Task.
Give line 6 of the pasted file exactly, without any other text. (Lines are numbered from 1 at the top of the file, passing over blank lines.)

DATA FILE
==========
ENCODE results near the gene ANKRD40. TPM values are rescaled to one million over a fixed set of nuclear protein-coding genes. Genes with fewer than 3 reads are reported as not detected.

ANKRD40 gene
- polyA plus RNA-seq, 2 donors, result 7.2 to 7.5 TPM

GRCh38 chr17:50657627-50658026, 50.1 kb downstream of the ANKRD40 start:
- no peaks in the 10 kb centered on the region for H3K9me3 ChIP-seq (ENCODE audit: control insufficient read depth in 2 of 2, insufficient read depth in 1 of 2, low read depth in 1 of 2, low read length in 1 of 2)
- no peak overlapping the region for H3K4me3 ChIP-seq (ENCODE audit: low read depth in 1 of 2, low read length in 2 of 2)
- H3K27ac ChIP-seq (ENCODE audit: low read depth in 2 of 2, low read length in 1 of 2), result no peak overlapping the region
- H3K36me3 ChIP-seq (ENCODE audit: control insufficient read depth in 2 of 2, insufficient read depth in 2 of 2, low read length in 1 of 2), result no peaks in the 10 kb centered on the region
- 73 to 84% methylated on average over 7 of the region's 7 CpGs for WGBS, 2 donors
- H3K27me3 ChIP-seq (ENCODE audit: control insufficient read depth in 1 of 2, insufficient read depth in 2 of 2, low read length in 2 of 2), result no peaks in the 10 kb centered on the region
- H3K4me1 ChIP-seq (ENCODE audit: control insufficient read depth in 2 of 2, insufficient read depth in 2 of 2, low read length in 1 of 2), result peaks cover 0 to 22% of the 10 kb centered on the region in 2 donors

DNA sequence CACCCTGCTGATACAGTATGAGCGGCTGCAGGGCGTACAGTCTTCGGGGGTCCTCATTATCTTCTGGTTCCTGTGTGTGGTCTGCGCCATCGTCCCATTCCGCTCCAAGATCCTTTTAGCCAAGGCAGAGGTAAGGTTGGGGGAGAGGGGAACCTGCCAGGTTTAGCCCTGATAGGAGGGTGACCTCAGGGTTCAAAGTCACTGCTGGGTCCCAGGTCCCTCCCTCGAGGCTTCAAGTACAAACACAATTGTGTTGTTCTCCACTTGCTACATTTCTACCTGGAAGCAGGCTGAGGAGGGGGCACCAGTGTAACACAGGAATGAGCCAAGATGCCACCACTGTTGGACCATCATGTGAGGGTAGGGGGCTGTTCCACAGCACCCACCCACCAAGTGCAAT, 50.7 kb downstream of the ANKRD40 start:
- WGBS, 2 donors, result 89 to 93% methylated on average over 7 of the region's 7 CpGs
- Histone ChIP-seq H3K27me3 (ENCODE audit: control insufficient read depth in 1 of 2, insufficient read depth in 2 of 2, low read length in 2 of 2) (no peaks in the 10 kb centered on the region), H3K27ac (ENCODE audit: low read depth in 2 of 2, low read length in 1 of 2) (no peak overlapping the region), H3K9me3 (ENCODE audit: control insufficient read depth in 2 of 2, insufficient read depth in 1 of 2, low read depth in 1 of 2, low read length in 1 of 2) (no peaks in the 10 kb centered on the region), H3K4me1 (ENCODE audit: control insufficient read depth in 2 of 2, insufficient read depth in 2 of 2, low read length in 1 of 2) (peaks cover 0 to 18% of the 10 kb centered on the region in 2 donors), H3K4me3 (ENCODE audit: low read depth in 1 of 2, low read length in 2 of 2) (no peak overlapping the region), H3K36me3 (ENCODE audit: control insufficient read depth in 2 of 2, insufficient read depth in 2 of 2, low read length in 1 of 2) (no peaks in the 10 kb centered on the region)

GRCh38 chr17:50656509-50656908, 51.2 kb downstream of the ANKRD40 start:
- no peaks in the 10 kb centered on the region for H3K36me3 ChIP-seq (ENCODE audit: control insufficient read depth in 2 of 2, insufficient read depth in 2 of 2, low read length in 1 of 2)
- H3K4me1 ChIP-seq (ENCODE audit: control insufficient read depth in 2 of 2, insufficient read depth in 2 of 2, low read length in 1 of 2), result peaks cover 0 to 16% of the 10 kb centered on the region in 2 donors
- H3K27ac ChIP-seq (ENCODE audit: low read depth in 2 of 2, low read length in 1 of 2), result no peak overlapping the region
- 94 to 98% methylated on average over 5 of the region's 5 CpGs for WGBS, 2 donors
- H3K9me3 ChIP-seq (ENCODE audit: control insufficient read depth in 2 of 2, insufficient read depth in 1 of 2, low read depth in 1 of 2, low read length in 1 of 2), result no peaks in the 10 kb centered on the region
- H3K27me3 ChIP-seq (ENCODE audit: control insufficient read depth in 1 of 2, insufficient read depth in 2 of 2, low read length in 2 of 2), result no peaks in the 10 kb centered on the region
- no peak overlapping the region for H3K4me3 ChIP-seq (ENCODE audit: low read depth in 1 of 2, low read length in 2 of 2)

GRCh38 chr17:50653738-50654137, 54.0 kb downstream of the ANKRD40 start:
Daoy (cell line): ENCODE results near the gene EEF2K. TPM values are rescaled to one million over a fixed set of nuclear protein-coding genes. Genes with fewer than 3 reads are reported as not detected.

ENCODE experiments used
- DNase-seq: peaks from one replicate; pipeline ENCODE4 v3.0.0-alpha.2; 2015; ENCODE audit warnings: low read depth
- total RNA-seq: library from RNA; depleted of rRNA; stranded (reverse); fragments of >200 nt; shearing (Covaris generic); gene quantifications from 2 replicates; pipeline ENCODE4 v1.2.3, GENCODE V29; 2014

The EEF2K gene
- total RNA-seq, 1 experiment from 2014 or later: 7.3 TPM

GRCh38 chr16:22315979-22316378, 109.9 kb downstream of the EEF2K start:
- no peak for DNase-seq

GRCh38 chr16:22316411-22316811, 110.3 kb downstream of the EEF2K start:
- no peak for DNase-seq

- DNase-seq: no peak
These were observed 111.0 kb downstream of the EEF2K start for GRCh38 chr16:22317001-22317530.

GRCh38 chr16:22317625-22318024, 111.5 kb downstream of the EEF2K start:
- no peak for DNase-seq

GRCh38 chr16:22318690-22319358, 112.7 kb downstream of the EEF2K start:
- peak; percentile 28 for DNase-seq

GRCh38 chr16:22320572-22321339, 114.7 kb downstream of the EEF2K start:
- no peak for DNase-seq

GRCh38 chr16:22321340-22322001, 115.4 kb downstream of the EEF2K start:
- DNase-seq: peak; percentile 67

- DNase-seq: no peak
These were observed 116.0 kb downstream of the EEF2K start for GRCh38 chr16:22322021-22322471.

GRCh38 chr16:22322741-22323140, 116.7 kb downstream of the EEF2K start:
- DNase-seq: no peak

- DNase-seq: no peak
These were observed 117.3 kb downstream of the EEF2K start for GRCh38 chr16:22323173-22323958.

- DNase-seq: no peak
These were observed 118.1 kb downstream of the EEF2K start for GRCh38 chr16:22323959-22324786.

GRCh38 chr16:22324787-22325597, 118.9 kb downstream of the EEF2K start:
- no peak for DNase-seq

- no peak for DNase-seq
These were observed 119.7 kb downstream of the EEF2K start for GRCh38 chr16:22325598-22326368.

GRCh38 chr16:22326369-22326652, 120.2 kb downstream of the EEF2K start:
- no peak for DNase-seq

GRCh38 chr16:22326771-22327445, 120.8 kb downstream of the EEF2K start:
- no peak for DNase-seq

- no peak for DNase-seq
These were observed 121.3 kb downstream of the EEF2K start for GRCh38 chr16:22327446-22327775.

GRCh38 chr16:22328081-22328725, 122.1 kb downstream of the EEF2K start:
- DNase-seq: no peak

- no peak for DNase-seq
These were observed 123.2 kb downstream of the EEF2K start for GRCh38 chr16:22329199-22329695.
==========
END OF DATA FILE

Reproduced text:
- no peak overlapping the region for H3K4me3 ChIP-seq (ENCODE audit: low read depth in 1 of 2, low read length in 2 of 2)